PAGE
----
Capturing 35mm Film

Last year I bought a 35mm scanner at a garage sale for $5. I eventually want to scan my Dad’s 35mm film collection which dates back to the 1930s. He has some interesting negatives of world war II. Much of this my mother threw out after Dad died, but Larry has saved some of it.

I found some pictures that Larry had given me to test this and I scanned them. The scanner does a pretty good job, but I find that the images are a little faded, possibly because there is some light getting into the system. They negatives are also a little dusty and that shows up on the pictures. I will have to get some antistatic cleaning paper when I do the important stuff.

Capturing was easy, except for putting the strips in the holder. I put in a couple of strips in backwards (simple fix with mirror function in software) and it took 2 or 3 times to get them lined up right. The plastic cartridge is flimsy and hard to work with. The negatives were curled and it was difficult to get them in and lined up.

I wish there was a similar scanner to do the 120 film that Erica and I used for 30 years. I also have some old negatives from Brownie cameras that I would like to scan. I used to buy the black and white film and develop it in the cellar and make my own prints. This scanner only works for 35mm negatives and slides.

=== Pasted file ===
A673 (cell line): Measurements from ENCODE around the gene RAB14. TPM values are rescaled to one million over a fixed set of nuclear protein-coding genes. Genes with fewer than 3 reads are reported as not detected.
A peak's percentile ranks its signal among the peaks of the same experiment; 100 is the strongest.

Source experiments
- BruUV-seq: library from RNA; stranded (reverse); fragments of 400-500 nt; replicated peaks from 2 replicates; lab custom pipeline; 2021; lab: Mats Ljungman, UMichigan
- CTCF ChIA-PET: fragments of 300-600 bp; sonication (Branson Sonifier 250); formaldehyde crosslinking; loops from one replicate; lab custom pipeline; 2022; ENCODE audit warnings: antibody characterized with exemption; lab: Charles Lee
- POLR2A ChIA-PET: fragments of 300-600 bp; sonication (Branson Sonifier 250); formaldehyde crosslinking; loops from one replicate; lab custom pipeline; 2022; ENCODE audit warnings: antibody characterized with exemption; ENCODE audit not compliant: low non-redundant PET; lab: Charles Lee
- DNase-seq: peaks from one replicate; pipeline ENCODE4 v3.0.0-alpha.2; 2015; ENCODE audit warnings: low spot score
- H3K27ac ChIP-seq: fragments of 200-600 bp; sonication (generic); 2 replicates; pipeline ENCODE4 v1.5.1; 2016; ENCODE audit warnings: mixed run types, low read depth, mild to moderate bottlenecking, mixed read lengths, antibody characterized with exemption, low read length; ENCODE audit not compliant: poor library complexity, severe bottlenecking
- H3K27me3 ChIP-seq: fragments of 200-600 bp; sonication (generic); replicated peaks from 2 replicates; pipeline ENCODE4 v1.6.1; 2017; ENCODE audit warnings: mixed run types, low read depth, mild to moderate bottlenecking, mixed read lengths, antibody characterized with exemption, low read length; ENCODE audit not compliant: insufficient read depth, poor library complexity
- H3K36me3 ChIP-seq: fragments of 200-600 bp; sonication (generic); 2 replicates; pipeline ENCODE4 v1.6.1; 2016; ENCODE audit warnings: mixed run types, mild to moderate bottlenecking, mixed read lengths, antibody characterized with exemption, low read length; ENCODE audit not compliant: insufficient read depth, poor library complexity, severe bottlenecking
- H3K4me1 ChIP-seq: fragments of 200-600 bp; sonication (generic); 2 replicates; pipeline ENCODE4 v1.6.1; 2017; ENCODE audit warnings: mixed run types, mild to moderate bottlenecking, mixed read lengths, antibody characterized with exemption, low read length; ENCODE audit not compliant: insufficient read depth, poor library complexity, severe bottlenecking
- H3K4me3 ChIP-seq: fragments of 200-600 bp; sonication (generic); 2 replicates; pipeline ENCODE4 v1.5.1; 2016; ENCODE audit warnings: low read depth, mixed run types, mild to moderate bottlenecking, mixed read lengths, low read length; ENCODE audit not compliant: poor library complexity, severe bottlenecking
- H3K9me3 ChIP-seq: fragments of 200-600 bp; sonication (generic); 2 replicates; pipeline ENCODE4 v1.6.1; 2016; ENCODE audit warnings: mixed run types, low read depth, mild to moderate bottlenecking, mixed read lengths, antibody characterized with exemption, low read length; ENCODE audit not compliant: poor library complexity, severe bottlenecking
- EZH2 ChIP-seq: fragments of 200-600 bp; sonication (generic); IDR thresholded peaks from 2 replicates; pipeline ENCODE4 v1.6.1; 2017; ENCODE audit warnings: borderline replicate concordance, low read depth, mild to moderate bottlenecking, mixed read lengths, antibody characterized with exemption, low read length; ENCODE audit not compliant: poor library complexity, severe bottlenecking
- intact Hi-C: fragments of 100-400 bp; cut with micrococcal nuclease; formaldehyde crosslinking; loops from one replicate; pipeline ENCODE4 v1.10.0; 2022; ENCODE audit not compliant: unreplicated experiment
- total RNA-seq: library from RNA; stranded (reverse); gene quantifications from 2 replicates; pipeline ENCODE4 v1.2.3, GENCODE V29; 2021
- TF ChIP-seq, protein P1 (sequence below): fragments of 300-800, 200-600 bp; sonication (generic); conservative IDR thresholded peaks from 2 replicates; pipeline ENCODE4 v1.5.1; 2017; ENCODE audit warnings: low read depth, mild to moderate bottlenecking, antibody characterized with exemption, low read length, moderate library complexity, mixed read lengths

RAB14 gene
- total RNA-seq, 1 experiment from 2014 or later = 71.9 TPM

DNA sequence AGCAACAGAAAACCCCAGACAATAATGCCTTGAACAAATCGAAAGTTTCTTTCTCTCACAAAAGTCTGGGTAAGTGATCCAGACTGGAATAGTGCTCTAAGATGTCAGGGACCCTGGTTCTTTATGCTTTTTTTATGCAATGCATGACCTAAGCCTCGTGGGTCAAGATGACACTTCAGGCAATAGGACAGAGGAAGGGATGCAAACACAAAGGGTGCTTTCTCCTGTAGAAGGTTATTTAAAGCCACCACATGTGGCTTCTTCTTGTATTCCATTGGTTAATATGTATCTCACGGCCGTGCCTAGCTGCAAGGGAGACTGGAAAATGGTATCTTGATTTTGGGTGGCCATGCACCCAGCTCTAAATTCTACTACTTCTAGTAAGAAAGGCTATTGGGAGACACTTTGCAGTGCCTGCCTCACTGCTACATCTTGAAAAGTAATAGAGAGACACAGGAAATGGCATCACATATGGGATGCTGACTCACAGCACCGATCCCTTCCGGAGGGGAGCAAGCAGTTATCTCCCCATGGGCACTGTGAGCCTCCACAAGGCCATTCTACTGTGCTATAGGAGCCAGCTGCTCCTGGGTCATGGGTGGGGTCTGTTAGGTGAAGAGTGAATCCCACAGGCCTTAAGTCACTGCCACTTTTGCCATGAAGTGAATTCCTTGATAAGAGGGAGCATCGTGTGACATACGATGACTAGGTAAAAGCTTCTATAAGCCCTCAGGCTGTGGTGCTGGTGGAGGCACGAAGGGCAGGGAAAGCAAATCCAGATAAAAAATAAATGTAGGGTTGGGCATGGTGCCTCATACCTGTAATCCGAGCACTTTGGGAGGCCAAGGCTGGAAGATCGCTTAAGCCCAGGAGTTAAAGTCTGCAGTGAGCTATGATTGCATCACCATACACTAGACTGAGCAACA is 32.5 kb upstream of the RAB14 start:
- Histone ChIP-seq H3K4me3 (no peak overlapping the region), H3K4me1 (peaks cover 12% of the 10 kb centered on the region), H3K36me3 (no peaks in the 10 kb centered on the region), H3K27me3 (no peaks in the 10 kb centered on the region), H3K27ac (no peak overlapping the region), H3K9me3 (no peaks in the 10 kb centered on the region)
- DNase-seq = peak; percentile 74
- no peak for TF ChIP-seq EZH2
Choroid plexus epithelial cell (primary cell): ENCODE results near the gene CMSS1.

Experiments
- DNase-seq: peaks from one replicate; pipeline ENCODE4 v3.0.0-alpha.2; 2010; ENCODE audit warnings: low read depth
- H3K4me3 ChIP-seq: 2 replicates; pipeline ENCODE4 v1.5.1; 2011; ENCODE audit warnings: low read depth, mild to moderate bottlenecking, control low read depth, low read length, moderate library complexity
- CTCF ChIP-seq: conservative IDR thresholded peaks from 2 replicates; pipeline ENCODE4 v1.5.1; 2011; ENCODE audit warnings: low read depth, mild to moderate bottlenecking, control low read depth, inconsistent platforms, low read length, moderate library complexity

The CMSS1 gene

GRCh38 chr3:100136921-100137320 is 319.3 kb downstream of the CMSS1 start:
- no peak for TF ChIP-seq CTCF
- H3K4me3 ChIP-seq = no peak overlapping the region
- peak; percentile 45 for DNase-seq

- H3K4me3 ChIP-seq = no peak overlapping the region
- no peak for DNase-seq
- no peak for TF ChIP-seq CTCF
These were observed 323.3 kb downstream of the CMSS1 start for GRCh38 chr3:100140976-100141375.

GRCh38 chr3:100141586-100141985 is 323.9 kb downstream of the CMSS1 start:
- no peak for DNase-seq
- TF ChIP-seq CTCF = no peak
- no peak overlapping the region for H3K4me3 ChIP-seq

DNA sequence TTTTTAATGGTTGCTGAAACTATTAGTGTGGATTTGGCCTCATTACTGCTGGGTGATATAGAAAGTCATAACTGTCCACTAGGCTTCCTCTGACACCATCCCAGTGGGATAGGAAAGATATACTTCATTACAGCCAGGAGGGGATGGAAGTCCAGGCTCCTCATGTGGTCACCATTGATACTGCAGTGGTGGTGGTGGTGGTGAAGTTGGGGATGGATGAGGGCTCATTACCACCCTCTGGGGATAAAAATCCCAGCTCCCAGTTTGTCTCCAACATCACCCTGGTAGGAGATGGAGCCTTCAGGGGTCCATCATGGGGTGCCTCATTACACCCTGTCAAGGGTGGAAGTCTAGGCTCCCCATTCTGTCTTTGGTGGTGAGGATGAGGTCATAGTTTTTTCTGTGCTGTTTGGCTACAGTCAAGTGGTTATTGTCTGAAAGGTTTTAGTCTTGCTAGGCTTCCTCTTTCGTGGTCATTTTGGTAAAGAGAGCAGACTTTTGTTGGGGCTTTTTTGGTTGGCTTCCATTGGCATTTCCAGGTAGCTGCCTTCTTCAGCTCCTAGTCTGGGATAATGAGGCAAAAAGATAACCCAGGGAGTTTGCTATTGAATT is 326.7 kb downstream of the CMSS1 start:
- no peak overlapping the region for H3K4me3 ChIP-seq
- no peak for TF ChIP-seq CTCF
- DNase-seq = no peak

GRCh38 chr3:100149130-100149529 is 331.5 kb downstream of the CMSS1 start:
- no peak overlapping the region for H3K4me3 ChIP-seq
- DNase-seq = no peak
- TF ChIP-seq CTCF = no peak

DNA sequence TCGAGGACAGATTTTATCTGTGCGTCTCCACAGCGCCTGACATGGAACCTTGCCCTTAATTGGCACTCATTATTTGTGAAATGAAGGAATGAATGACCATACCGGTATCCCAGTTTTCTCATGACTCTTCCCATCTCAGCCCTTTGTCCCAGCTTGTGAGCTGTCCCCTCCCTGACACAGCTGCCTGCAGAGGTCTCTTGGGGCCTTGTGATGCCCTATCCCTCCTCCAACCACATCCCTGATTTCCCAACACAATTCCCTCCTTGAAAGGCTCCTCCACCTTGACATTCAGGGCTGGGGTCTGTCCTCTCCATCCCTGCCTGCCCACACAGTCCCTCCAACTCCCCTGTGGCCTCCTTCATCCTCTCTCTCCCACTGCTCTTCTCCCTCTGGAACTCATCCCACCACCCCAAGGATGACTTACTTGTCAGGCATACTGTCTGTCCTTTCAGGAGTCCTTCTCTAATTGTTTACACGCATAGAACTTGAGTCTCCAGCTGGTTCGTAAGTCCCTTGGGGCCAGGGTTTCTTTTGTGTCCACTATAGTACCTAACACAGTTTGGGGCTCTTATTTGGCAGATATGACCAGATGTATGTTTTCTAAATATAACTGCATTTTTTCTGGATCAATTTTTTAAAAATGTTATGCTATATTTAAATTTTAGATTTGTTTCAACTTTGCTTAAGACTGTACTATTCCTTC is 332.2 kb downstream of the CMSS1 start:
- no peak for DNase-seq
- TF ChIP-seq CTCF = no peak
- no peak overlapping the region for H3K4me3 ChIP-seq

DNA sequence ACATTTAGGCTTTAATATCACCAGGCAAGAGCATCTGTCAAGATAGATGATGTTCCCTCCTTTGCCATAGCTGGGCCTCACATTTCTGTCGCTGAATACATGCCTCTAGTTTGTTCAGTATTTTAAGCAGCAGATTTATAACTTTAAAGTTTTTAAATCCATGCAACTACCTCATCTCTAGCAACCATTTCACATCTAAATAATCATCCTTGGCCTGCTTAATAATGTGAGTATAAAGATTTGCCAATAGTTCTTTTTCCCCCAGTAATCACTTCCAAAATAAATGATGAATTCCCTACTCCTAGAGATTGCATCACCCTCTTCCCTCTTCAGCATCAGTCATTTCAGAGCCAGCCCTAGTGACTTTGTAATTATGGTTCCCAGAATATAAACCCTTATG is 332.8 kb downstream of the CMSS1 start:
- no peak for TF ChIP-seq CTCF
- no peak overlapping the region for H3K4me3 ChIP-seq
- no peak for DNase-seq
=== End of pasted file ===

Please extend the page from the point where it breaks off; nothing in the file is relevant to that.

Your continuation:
Larry’s pictures are an odd mix of stuff. I recognize Little Charlie and the Night Cats. This pictures were developed in September of 2000. There is a picture of one of kids that used to stop by (now in prison) and the obligatory strange guitar and 60s Chevy.

There is a picture of me at Walden Pond when Larry and I stopped there on the way to Cape Cod. I talked him into making the pilgrimage to Thoreau’s cabin on the pond, but the pond is now a state park with artificial sand beaches and it was very crowded. The reproduction of the cabin was not on the original site and it looked too well made to have been built from used lumber. Read the book, but avoid the historic site.